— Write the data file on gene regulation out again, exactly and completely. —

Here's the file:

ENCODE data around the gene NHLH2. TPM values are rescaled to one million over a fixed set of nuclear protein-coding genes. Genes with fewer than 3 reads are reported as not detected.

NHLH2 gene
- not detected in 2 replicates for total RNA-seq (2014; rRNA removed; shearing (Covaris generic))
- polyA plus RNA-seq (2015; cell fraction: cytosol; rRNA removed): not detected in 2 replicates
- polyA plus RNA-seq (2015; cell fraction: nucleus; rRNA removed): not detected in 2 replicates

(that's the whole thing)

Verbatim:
ENCODE data around the gene NHLH2. TPM values are rescaled to one million over a fixed set of nuclear protein-coding genes. Genes with fewer than 3 reads are reported as not detected.

NHLH2 gene
- not detected in 2 replicates for total RNA-seq (2014; rRNA removed; shearing (Covaris generic))
- polyA plus RNA-seq (2015; cell fraction: cytosol; rRNA removed): not detected in 2 replicates
- polyA plus RNA-seq (2015; cell fraction: nucleus; rRNA removed): not detected in 2 replicates